Korea and WFP turn page for new chapter on aid

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Korea and WFP turn page for new chapter on aid

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WFP executive director Ertharin Cousin and Korean Minister of Foreign Affairs Yun Byung-se meet to sign an agreement yesterday in Jongno District, central Seoul. [NEWS1]

Almost half a century after becoming a recipient of aid from the United Nations World Food Programme (WFP), South Korea officially exited the program yesterday and started a new relationship with it as a donor.

The WFP, the world’s largest humanitarian organization that provides aid to over 80 countries, began providing food support to impoverished, war-torn Korea in 1964. Korea signed a basic agreement with the WFP in 1968 and received aid until 1984.

Korea long ago transitioned from a recipient to a donor nation, but that was only made official yesterday when WFP Executive Director Ertharin Cousin and Korean Minister of Foreign Affairs Yun Byung-se signed a Korea-WFP Partnership Framework Agreement.

The two initialed the agreement at a ceremony at the foreign ministry in central Seoul, terminating the 1968 basic agreement and signaling a new era of cooperation with the WFP.

“This is a milestone moment for the WFP and the relationship with the government of Korea,” Cousin told reporters after the signing, “because it formalizes a growing partnership between the two countries to ensure that not only do the hungry and chronically malnourished children in the world benefit from the investment of the government, but they benefit from the capacity of a government that has moved from a nation where people were hungry to now being a significant donor in the world to end hunger.”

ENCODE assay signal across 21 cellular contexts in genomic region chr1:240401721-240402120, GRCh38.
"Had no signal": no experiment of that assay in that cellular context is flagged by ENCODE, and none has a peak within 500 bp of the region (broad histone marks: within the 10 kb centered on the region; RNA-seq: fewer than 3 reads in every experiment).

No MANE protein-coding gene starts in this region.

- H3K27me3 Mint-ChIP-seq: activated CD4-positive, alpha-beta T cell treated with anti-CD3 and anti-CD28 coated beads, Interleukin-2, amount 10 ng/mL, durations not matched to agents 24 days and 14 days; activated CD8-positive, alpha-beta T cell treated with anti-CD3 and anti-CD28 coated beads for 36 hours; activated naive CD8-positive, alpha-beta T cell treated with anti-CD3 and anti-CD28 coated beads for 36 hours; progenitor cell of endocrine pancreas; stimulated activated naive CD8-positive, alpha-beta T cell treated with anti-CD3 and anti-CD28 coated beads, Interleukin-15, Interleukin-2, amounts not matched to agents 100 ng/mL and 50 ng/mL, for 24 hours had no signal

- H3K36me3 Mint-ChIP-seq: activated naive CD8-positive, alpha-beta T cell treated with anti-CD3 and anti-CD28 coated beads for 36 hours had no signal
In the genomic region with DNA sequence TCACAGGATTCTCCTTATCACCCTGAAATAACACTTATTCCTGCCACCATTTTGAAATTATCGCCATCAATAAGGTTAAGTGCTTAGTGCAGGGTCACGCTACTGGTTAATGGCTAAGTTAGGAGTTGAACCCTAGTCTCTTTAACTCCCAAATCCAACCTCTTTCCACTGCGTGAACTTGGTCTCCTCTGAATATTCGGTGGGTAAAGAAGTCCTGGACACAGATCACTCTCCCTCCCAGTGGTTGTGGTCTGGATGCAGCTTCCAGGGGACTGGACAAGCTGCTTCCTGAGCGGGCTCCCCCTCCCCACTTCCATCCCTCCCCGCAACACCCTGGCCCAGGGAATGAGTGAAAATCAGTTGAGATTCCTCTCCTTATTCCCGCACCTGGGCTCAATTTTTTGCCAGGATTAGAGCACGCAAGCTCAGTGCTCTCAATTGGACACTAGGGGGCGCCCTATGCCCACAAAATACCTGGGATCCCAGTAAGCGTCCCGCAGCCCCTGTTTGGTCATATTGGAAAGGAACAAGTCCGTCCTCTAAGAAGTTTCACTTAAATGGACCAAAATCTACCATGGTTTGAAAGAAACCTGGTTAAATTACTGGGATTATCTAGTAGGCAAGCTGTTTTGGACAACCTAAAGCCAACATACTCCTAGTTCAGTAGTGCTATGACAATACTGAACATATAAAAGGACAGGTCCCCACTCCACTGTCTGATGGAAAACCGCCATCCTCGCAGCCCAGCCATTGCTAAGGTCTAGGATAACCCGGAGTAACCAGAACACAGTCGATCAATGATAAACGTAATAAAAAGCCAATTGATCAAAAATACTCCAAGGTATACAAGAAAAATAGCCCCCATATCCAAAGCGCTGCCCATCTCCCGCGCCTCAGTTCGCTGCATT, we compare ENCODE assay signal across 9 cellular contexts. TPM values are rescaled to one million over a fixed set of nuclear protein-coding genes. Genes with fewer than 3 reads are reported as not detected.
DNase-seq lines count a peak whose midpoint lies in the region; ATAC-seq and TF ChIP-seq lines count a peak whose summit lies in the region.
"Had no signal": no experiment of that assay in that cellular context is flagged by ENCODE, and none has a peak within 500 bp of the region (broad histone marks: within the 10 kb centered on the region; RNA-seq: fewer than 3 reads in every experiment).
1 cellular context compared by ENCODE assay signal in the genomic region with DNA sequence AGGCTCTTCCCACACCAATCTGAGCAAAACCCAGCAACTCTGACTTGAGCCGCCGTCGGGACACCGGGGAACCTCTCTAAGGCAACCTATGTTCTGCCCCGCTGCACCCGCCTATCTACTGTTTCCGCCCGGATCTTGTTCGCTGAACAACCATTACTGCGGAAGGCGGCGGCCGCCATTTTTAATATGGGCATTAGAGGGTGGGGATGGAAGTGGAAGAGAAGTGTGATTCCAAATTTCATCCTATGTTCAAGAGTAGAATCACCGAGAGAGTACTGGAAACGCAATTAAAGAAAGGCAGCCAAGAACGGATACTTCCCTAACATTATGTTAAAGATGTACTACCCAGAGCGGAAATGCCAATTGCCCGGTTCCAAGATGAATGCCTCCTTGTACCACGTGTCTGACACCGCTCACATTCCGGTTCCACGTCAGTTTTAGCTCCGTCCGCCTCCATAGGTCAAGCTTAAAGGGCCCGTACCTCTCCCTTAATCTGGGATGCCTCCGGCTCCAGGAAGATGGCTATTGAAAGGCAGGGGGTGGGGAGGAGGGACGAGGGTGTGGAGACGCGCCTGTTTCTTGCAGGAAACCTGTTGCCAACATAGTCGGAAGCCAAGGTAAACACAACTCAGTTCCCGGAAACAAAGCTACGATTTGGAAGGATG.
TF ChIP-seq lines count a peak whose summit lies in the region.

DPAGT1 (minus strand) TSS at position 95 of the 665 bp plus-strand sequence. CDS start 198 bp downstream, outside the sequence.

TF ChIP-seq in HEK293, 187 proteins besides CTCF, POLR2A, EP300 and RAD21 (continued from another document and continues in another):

Since 2008, Korea has donated over $140 million to the WFP. The Korean government donated $4.1 million won to the WFP in 2010, which jumped to $15.78 million last year.

This is the Rome-based Cousin’s first trip to Korea since she became executive director of the food agency in 2012. She is scheduled to be awarded an honorary degree from Ewha Womans University.

Earlier this week, she led a three-day WFP delegation to Pyongyang to review a food support program aimed at women and young children.

When asked about the food situation in North Korea, Cousin, ranked 49th on a Forbes magazine list of the world’s 100 most powerful women, said she only visited Pyongyang, where she “did not see a food shortage situation.”

But she emphasized that the WFP program in North Korea “is a malnutrition program primarily focusing on the first 1,000 days to ensure that we can eliminate the stunting that occurs both mentally and physically to children … our program there is critically underfunded and we are concerned about our ability to continue to operate if we don’t receive additional funding for that program.”

When asked what messages she received from the North Korean leadership on her visit, she said, “They took all of our suggestions under advisement, and we are hopeful that we will see the changes that are necessary to ensure that the donor community will provide us with the additional assistance required so that we can continue our efforts in the country.”

The food agency’s humanitarian aid to North Korea was over $26.56 million last year, up from $86.94 million in 2012 and $55.95 million in 2011, according to the WFP.

South Korea is slated to become an executive board member of the WFP in 2015, according to the Foreign Ministry.

BY SARAH KIM [sarahkim@joongang.co.kr]



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